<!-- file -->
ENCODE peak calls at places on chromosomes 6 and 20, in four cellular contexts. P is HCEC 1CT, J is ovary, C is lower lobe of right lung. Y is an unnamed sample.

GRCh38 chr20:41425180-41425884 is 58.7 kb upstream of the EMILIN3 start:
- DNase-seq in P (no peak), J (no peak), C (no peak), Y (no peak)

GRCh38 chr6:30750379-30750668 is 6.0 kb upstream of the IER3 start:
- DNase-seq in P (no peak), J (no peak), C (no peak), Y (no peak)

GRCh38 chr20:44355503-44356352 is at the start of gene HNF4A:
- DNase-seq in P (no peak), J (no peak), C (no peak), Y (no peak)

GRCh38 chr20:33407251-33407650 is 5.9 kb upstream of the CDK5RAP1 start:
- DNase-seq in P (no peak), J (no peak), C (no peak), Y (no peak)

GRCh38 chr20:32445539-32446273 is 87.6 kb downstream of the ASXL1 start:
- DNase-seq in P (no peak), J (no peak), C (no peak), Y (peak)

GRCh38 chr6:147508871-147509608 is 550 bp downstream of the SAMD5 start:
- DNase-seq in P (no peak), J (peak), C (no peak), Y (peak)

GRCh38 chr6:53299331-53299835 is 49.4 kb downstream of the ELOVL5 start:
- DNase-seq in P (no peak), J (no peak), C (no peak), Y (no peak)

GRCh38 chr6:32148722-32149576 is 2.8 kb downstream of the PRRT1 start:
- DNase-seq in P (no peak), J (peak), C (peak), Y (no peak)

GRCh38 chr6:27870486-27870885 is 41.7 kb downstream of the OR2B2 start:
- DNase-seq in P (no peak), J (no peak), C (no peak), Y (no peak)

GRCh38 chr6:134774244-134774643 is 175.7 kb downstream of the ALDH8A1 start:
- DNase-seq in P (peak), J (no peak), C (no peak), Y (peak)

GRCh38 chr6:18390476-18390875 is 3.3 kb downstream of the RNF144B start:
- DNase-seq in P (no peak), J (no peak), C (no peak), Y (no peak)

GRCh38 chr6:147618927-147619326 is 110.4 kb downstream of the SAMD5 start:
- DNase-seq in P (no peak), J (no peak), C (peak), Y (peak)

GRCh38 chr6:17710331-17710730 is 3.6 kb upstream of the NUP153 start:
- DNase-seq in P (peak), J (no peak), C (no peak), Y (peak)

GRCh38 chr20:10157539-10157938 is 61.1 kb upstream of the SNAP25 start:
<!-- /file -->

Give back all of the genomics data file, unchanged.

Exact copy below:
ENCODE peak calls at places on chromosomes 6 and 20, in four cellular contexts. P is HCEC 1CT, J is ovary, C is lower lobe of right lung. Y is an unnamed sample.

GRCh38 chr20:41425180-41425884 is 58.7 kb upstream of the EMILIN3 start:
- DNase-seq in P (no peak), J (no peak), C (no peak), Y (no peak)

GRCh38 chr6:30750379-30750668 is 6.0 kb upstream of the IER3 start:
- DNase-seq in P (no peak), J (no peak), C (no peak), Y (no peak)

GRCh38 chr20:44355503-44356352 is at the start of gene HNF4A:
- DNase-seq in P (no peak), J (no peak), C (no peak), Y (no peak)

GRCh38 chr20:33407251-33407650 is 5.9 kb upstream of the CDK5RAP1 start:
- DNase-seq in P (no peak), J (no peak), C (no peak), Y (no peak)

GRCh38 chr20:32445539-32446273 is 87.6 kb downstream of the ASXL1 start:
- DNase-seq in P (no peak), J (no peak), C (no peak), Y (peak)

GRCh38 chr6:147508871-147509608 is 550 bp downstream of the SAMD5 start:
- DNase-seq in P (no peak), J (peak), C (no peak), Y (peak)

GRCh38 chr6:53299331-53299835 is 49.4 kb downstream of the ELOVL5 start:
- DNase-seq in P (no peak), J (no peak), C (no peak), Y (no peak)

GRCh38 chr6:32148722-32149576 is 2.8 kb downstream of the PRRT1 start:
- DNase-seq in P (no peak), J (peak), C (peak), Y (no peak)

GRCh38 chr6:27870486-27870885 is 41.7 kb downstream of the OR2B2 start:
- DNase-seq in P (no peak), J (no peak), C (no peak), Y (no peak)

GRCh38 chr6:134774244-134774643 is 175.7 kb downstream of the ALDH8A1 start:
- DNase-seq in P (peak), J (no peak), C (no peak), Y (peak)

GRCh38 chr6:18390476-18390875 is 3.3 kb downstream of the RNF144B start:
- DNase-seq in P (no peak), J (no peak), C (no peak), Y (no peak)

GRCh38 chr6:147618927-147619326 is 110.4 kb downstream of the SAMD5 start:
- DNase-seq in P (no peak), J (no peak), C (peak), Y (peak)

GRCh38 chr6:17710331-17710730 is 3.6 kb upstream of the NUP153 start:
- DNase-seq in P (peak), J (no peak), C (no peak), Y (peak)

GRCh38 chr20:10157539-10157938 is 61.1 kb upstream of the SNAP25 start: